We’ve all been there: That uncomfortable setting in which a child is having a meltdown. In Walmart, at the movies, in restaurants, on a plane, we have all seen a child throwing a fit and the uncomfortable atmosphere that accompanies it. Perhaps you’ve been a bystander for one of these episodes or, worse yet, the person in the middle of it.
Now, let’s be honest. What was your “gut” reaction to this situation. This is a question I typically ask to parent groups, teachers, and my students. The responses I receive typically range from, “I’m thinking, ‘get that kid out of here,’” or “what is wrong with that child?” or “that parent needs to get it together,” and anything and everything in between. Many of us would likely label this as a very unpleasant situation regardless of our personal role in the event.
When we move past our gut reaction, we come to a more important question: “Why is this behavior happening?” We cannot, however, get to the why without first talking about the what. For example, what exactly is “behavior”?
In today’s blog, I want to tackle this issue from ground zero. You’ll notice the word “behavior.” Isn’t this a popular word when talking about children? We all know what this means, right?
Most of us may answer this question by referring to the definition of behavior. Here is how the Oxford dictionary defines the word “behavior:”
the way in which one acts or conducts oneself, especially toward others
This seems to fit the above-mentioned scenario very well. But does it point us in a direction that helps solve such unfortunate circumstances?
If you pick up any general psychology textbook, you will likely see the psychology defined as “the study of behavior and mental processes.” What are “mental processes” and how are they different from behavior.”
“Oh my gosh Dr. Jim, you are being ridiculous!” If you’re thinking this, you are not the first, and you will not be the last. But, go ahead. Write down what a “mental process” is. Where would I go to observe a mental process? If each reader of this blog wrote down a definition, would we all come up with the same thing? Could a “mental process” simply be a behavior that is not observable to other people? Whew, let’s get back to behavior for a moment.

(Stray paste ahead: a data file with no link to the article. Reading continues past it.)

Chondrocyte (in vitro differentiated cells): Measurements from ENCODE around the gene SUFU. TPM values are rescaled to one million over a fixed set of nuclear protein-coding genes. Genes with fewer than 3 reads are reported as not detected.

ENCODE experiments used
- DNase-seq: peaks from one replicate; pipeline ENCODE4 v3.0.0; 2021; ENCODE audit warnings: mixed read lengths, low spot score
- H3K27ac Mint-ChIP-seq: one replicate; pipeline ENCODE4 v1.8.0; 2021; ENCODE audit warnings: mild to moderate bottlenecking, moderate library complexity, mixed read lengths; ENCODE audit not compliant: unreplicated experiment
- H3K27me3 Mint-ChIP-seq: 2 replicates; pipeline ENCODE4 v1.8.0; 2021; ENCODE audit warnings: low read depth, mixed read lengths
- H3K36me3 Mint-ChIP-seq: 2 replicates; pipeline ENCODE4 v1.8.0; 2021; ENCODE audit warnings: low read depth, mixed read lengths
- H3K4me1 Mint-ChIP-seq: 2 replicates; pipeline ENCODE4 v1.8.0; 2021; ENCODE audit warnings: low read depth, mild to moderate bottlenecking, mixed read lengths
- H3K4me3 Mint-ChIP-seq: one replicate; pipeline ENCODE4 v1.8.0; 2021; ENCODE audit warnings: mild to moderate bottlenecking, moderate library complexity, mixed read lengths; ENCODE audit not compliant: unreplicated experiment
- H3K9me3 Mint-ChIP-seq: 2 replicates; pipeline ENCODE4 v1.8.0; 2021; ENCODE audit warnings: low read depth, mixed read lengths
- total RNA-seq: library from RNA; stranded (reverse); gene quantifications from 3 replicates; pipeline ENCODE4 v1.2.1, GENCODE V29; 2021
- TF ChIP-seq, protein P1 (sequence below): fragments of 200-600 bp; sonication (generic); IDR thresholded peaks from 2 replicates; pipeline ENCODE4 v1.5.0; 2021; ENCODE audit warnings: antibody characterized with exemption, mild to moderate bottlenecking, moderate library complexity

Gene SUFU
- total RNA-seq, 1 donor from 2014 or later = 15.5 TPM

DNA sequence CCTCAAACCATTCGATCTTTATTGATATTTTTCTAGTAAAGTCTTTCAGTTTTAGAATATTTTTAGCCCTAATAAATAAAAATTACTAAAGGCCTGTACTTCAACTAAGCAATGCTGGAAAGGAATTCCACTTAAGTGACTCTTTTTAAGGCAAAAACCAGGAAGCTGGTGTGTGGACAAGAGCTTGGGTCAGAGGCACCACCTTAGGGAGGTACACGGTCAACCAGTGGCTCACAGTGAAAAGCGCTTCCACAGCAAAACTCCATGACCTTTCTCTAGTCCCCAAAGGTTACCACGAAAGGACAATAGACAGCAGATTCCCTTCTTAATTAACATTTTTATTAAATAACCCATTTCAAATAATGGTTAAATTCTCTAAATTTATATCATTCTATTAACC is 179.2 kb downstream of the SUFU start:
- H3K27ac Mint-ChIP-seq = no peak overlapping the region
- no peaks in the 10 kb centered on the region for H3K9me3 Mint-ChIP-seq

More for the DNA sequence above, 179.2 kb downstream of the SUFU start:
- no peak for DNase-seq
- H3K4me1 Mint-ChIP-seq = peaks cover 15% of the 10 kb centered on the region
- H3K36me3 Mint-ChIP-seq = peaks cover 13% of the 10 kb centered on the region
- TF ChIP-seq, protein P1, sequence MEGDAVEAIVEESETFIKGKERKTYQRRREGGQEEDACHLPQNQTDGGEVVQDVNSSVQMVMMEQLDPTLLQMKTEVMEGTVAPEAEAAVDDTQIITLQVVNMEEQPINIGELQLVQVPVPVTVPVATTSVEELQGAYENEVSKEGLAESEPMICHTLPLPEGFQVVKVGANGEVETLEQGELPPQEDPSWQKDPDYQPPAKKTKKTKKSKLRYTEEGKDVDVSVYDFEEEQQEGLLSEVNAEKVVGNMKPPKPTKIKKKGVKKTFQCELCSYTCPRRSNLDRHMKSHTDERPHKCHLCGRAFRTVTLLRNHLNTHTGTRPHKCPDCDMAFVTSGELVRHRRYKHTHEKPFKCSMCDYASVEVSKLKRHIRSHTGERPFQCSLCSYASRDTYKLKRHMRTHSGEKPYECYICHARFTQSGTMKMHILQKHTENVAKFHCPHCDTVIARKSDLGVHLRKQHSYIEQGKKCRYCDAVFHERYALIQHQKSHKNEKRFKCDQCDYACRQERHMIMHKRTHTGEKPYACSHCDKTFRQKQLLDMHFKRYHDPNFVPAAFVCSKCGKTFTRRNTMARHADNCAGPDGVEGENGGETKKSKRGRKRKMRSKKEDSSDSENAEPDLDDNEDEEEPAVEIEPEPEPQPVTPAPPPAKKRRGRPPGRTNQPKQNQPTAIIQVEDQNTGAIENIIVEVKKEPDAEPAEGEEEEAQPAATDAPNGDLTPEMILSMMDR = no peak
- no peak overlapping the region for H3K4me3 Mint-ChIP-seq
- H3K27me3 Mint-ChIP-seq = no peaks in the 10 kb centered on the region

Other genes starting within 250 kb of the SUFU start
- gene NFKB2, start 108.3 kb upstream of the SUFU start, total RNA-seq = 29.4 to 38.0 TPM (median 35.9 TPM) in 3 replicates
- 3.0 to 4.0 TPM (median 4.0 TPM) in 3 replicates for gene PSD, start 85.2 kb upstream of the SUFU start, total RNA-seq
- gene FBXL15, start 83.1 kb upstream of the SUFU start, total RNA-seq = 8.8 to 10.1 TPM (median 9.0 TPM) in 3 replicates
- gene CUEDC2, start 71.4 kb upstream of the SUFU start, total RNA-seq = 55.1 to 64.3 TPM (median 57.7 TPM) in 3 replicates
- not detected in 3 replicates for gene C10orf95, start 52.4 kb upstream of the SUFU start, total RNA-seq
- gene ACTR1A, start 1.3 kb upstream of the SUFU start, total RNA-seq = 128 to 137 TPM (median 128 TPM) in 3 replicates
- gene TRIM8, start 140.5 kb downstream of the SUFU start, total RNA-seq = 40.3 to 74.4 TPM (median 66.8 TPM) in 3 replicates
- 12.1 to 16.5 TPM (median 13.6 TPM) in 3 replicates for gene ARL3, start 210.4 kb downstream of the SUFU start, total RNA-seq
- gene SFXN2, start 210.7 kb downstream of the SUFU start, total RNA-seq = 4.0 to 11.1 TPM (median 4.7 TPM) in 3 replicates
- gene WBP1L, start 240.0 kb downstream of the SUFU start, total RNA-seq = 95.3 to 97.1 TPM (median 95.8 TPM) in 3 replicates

Perhaps the field of Applied Behavior Analysis (ABA), which claims behavior as it’s fundament unit of study can shed some light. The problem with this approach is the definition depends on who you ask. My graduate students, for example, purchase many ABA textbooks during their course of study, and each book contains its own unique definition that varies ever so slightly from other definitions.
Imagine if medicine disagreed on fundamental definitions. What if your brain surgeon said to you, “most people believe your frontal lobe is in the front portion of your brain, but I define it as the back region.” Would you allow this person to crack your head open and fiddle around with your brain?
If you’re like me, you believe that addressing behavior in homes and schools could be the key to not only helping one child improve his or her life, but society as a whole. For example, research has suggested that some of the most serious behaviors that plague our society, such as murder, assault, robbery, etc., start with children who show very low compliance with adult commands. These children are more likely to develop coercive relationships with their parents and then teachers, and also develop bonds with other children with similar problems. Closely tied to compliance issues are also academic problems. Children who show difficulty with their reading, for example are at risk for a host of later problems, including delinquency, bullying (both as perpetrators and victims), and other problems that may involve interactions with law enforcement. So it seems that the study of behavior could be a major activity to help solve many of society’s ills.